11. Rogan WJ, Gladen BC, McKinney JD, Carreras N, Hardy P, Thullen J, et al. Polychlorinated biphenyls (PCBs) and dichlorodiphenyl dichloroethene (DDE) in human milk: effects on growth, morbidity, and duration of lactation. Am J Public Health (1987) 77(10):1294–7. doi:10.2105/AJPH.77.10.1294
13. Rizwan S, Manning JT, Brabin BJ. Maternal smoking during pregnancy and possible effects of in utero testosterone: evidence from the 2D:4D finger length ratio. Early Hum Dev (2007) 83(2):87–90. doi:10.1016/j.earlhumdev.2006.05.005
15. Anderson KE, Rosner W, Khan MS, New MI, Pang SY, Wissel PS, et al. Diet-hormone interactions: protein/carbohydrate ratio alters reciprocally the plasma levels of testosterone and cortisol and their respective binding globulins in man. Life Sci (1987) 40(18):1761–8. doi:10.1016/0024-3205(87)90086-5
16. Férézou-Viala J, Roy A-F, Sérougne C, Gripois D, Parquet M, Bailleux V, et al. Long-term consequences of maternal high-fat feeding on hypothalamic leptin sensitivity and diet-induced obesity in the offspring. Am J Physiol Regul Integr Comp Physiol (2007) 293(3):R1056–62. doi:10.1152/ajpregu.00117.2007
17. Passos MC, da Fonte Ramos C, Dutra SCP, Mouço T, de Moura EG. Long-term effects of malnutrition during lactation on the thyroid function of offspring. Horm Metab Res (2002) 34(1):40–3. doi:10.1055/s-2002-19966
21. Zambrano E, Bautista CJ, Deás M, Martínez-Samayoa PM, González-Zamorano M, Ledesma H, et al. A low maternal protein diet during pregnancy and lactation has sex- and window of exposure-specific effects on offspring growth and food intake, glucose metabolism and serum leptin in the rat. J Physiol (2006) 571(Pt 1):221–30. doi:10.1113/jphysiol.2005.100313
24. Verbeke W, Pérez-Cueto FJA, Barcellos MD, Krystallis A, Grunert KG. European citizen and consumer attitudes and preferences regarding beef and pork. Meat Sci (2010) 84(2):284–92. doi:10.1016/j.meatsci.2009.05.001
27. Wakabayashi A, Nakazawa Y. On relationships between digit ratio (2D:4D) and two fundamental cognitive drives, empathizing and systemizing, in Japanese sample. Pers Individ Dif (2010) 49(8):928–31. doi:10.1016/j.paid.2010.07.032
32. Manning JT, Scutt D, Wilson J, Lewis-Jones DI. The ratio of 2nd to 4th digit length: a predictor of sperm numbers and concentrations of testosterone, luteinizing hormone and oestrogen. Hum Reprod (1998) 13(11):3000–4. doi:10.1093/humrep/13.11.3000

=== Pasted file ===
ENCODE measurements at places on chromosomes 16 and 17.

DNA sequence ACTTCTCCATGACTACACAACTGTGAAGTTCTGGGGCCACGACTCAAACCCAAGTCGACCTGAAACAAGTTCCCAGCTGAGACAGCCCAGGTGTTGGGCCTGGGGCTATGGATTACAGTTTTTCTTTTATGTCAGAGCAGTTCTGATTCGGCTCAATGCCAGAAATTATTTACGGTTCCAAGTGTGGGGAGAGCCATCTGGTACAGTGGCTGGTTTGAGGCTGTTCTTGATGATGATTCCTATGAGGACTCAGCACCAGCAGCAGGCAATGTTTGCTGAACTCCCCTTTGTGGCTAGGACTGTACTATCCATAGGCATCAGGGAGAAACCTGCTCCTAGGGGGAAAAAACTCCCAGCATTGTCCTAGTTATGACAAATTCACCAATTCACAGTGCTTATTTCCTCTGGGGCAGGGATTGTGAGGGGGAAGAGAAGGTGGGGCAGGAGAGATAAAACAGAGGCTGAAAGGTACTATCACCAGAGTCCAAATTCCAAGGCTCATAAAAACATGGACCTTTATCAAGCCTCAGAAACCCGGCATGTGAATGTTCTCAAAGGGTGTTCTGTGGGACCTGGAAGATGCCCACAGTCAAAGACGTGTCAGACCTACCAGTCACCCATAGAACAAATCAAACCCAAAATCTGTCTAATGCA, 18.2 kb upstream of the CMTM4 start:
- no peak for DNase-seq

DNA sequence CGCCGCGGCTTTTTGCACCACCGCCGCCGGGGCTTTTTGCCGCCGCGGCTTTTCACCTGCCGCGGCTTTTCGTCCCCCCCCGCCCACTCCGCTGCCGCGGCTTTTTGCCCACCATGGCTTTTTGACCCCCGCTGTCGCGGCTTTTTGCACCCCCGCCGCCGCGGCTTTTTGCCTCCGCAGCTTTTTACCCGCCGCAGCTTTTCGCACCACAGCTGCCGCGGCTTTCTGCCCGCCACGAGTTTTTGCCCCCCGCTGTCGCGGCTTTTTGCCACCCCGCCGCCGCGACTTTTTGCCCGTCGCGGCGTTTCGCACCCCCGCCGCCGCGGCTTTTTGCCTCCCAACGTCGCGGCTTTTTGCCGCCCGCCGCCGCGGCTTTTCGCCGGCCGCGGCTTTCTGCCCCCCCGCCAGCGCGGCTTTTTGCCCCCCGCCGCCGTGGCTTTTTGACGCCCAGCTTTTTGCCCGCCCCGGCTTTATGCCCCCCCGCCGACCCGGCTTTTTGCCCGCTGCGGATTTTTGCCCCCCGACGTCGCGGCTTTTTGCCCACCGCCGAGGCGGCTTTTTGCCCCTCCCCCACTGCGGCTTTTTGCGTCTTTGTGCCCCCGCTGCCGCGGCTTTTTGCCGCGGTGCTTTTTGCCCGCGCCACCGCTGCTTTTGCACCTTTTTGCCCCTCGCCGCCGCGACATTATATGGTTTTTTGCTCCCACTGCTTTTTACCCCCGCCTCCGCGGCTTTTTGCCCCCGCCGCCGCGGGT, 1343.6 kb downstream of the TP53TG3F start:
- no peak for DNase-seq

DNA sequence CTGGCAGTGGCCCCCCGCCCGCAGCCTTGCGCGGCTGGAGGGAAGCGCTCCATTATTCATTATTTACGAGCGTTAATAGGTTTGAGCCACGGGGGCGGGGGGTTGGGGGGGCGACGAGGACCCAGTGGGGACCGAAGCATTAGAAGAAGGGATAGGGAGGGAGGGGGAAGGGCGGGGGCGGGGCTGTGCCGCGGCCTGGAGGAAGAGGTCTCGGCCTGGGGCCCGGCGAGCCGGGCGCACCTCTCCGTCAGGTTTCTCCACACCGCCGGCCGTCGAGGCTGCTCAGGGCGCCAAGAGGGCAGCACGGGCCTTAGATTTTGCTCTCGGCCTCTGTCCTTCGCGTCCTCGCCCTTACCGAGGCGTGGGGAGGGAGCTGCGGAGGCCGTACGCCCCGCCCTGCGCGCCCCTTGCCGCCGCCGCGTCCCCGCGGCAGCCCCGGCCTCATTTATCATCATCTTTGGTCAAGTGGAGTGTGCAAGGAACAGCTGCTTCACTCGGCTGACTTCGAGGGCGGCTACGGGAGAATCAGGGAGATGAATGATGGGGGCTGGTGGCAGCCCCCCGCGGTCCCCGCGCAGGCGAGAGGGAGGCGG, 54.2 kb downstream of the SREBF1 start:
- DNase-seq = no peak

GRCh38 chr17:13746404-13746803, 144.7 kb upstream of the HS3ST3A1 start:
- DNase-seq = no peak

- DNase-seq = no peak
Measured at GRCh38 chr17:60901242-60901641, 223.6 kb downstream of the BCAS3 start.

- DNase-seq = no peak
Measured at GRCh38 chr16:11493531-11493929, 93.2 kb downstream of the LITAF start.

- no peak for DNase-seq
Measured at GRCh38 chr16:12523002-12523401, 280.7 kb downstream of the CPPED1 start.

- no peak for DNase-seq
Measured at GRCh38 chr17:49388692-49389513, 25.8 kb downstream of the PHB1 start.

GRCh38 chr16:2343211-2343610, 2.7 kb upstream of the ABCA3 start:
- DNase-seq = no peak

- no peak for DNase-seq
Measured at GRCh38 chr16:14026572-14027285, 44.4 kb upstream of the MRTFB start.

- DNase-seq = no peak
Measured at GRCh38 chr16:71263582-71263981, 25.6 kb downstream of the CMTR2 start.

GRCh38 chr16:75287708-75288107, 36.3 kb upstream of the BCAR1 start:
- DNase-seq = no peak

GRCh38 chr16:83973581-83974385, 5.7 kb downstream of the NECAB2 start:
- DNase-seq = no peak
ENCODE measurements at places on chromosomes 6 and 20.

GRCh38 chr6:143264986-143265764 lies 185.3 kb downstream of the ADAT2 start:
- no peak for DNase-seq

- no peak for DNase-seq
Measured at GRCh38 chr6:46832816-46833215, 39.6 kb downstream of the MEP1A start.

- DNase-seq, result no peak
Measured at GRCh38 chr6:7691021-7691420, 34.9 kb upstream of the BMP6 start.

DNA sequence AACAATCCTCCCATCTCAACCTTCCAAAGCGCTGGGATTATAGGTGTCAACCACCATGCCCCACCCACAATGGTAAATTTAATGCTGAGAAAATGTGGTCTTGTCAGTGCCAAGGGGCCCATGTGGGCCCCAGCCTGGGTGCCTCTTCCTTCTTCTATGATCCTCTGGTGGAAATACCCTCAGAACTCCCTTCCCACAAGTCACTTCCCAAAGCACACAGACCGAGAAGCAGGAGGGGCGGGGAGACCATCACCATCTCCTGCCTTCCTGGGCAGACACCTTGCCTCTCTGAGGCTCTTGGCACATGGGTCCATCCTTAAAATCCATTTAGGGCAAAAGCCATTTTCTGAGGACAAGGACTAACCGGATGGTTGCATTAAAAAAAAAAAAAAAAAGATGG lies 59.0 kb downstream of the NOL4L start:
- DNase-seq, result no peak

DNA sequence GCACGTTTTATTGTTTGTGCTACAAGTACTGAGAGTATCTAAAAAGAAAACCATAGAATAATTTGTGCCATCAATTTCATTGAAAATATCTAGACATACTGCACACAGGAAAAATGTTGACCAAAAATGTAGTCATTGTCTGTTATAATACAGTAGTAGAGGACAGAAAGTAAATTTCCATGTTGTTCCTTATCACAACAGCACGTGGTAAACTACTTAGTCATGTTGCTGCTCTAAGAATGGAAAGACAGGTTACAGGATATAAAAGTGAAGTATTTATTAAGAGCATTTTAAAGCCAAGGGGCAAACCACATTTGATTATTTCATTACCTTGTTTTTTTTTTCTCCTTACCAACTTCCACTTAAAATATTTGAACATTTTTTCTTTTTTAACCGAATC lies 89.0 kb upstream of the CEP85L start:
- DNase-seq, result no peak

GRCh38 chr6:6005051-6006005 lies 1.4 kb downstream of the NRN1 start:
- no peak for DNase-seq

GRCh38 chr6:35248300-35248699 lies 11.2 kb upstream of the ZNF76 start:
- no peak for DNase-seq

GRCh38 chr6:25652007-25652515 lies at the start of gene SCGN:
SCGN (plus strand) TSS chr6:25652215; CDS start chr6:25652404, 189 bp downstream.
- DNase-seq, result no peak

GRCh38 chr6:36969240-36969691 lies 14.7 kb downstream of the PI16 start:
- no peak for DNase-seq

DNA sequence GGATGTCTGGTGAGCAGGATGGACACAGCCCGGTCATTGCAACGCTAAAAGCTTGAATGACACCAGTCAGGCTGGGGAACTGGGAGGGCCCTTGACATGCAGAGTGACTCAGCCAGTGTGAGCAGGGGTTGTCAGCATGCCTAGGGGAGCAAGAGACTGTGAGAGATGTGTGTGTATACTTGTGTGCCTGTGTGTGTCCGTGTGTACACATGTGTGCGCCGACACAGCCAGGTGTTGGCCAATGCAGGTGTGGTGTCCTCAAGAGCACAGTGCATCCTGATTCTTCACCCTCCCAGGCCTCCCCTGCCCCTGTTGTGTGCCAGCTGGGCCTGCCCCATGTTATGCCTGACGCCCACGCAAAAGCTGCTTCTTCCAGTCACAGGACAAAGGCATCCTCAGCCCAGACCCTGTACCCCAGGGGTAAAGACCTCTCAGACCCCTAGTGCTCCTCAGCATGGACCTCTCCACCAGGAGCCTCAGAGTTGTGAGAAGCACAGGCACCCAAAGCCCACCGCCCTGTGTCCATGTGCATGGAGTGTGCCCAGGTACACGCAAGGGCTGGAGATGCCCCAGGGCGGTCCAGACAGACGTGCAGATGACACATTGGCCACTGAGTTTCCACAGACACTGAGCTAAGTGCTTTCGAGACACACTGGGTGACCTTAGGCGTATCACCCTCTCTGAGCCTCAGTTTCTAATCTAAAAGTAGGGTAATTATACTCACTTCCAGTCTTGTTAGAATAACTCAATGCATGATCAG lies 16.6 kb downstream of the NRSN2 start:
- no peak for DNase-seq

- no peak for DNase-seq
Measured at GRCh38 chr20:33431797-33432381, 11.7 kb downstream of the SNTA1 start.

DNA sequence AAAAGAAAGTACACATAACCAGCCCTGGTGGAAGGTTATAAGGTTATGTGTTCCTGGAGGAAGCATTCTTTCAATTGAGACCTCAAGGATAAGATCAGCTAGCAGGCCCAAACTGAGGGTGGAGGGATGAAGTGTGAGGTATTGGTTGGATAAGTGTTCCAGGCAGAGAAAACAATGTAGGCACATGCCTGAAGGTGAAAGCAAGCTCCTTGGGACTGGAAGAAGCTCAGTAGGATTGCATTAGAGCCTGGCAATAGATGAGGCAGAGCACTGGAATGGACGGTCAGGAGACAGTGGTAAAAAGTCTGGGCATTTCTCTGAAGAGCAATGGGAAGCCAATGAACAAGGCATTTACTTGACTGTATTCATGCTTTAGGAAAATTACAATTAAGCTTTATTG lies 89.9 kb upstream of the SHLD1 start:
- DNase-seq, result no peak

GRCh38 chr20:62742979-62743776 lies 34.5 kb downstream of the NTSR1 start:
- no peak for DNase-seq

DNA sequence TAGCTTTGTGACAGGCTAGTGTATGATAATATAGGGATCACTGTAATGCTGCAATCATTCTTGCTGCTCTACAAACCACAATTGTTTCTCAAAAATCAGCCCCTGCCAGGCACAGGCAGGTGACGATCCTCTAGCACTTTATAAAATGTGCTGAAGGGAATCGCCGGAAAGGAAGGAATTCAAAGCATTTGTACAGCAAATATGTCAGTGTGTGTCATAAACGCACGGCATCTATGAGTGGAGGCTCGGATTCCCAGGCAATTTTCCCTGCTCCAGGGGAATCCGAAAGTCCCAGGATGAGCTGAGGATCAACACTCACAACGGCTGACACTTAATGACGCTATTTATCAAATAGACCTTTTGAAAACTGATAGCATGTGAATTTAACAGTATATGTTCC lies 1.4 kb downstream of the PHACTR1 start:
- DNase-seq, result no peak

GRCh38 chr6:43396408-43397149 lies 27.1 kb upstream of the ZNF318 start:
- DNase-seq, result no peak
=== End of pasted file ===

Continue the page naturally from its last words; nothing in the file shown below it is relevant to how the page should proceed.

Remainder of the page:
33. Saino N, Rubolini D, Romano M, Boncoraglio G. Increased egg estradiol concentration feminizes digit ratios of male pheasants (Phasianus colchicus). Naturwissenschaften (2007) 94(3):207–12. doi:10.1007/s00114-006-0188-9
34. Talarovicová A, Krsková L, Blazeková J. Testosterone enhancement during pregnancy influences the 2D:4D ratio and open field motor activity of rat siblings in adulthood. Horm Behav (2009) 55(1):235–9. doi:10.1016/j.yhbeh.2008.10.010
35. de Bruin EI, Verheij F, Wiegman T, Ferdinand RF. Differences in finger length ratio between males with autism, pervasive developmental disorder–not otherwise specified, ADHD, and anxiety disorders. Dev Med Child Neurol (2006) 48(12):962. doi:10.1017/S0012162206002118
37. Stevenson JC, Everson PM, Williams DC, Hipskind G, Grimes M, Mahoney ER. Attention deficit/hyperactivity disorder (ADHD) symptoms and digit ratios in a college sample. Am J Hum Biol (2007) 19(1):41–50. doi:10.1002/ajhb.20571
38. Brown WM, Hines M, Fane BA, Breedlove SM. Masculinized finger length patterns in human males and females with congenital adrenal hyperplasia. Horm Behav (2002) 42(4):380–6. doi:10.1006/hbeh.2002.1830
39. Ökten A, Kalyoncu M, Yariş N. The ratio of second- and fourth-digit lengths and congenital adrenal hyperplasia due to 21-hydroxylase deficiency. Early Hum Dev (2002) 70(1–2):47–54. doi:10.1016/S0378-3782(02)00073-7
43. Chang S, Skakkebaek A, Trolle C, Bojesen A, Hertz JM, Cohen A, et al. Anthropometry in Klinefelter syndrome – multifactorial influences due to CAG length, testosterone treatment and possibly intrauterine hypogonadism. J Clin Endocrinol Metab (2015) 100(3):E508–17. doi:10.1210/jc.2014-2834
46. Fink B, Thanzami V, Seydel H, Manning JT. Digit ratio and hand-grip strength in German and Mizos men: cross-cultural evidence for an organizing effect of prenatal testosterone on strength. Am J Hum Biol (2006) 18(6):776–82. doi:10.1002/ajhb.20549
52. Hönekopp J, Voracek M, Manning JT. 2nd to 4th digit ratio (2D:4D) and number of sex partners: evidence for effects of prenatal testosterone in men. Psychoneuroendocrinology (2006) 31(1):30–7. doi:10.1016/j.psyneuen.2005.05.009
55. Manning JT, Reimers S, Baron-Cohen S, Wheelwright S, Fink B. Sexually dimorphic traits (digit ratio, body height, systemizing-empathizing scores) and gender segregation between occupations: evidence from the BBC internet study. Pers Individ Dif (2010) 49(5):511–5. doi:10.1016/j.paid.2010.05.015
Keywords: diet, digit ratio, 2D:4D, prenatal sex steroids, meat consumption
Citation: Modlinska K and Pisula W (2016) Exploratory Analysis of the Links among Food Consumption Profiles, Prenatal Androgens, and Selected Measures of Quality of Life. Front. Public Health 4:240. doi: 10.3389/fpubh.2016.00240
Received: 14 June 2016; Accepted: 13 October 2016;
Published: 26 October 2016
Edited by:Efstratios Vogiannis, Evangeliki Model School of Smyrna – Athens, Greece
Reviewed by:David Paige Gilkey, Colorado State University, USA
Konstantina Svoli, Evangeliki Model School of Smyrna – Athens, Greece
Copyright: © 2016 Modlinska and Pisula. This is an open-access article distributed under the terms of the Creative Commons Attribution License (CC BY). The use, distribution or reproduction in other forums is permitted, provided the original author(s) or licensor are credited and that the original publication in this journal is cited, in accordance with accepted academic practice. No use, distribution or reproduction is permitted which does not comply with these terms.
*Correspondence: Wojciech Pisula, email@example.com